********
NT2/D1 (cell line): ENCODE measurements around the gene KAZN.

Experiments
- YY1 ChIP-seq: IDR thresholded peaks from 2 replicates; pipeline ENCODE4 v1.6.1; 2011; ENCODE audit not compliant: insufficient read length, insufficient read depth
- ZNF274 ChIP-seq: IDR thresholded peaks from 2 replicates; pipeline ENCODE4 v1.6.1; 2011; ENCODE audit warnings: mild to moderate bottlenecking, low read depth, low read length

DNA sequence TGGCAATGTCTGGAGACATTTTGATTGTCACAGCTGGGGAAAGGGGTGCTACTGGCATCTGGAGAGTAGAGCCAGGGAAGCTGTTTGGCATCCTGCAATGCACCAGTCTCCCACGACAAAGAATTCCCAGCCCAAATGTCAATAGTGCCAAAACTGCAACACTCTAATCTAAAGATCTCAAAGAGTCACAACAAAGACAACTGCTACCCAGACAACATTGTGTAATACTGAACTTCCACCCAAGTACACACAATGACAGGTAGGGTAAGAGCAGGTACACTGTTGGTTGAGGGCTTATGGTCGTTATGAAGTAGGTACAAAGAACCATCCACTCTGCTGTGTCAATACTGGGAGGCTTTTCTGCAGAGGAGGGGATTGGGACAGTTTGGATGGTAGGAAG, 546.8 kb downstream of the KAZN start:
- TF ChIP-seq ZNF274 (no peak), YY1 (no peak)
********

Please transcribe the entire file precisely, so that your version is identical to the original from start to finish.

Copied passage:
NT2/D1 (cell line): ENCODE measurements around the gene KAZN.

Experiments
- YY1 ChIP-seq: IDR thresholded peaks from 2 replicates; pipeline ENCODE4 v1.6.1; 2011; ENCODE audit not compliant: insufficient read length, insufficient read depth
- ZNF274 ChIP-seq: IDR thresholded peaks from 2 replicates; pipeline ENCODE4 v1.6.1; 2011; ENCODE audit warnings: mild to moderate bottlenecking, low read depth, low read length

DNA sequence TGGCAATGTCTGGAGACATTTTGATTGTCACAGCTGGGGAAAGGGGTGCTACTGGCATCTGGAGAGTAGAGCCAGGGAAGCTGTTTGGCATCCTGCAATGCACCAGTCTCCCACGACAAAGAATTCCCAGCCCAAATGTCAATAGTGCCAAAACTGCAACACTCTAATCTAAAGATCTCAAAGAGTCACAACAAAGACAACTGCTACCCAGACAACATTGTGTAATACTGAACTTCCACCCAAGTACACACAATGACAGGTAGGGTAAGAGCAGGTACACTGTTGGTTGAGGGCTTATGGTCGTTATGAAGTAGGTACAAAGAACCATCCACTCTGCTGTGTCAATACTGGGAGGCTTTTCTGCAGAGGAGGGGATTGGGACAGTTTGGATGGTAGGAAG, 546.8 kb downstream of the KAZN start:
- TF ChIP-seq ZNF274 (no peak), YY1 (no peak)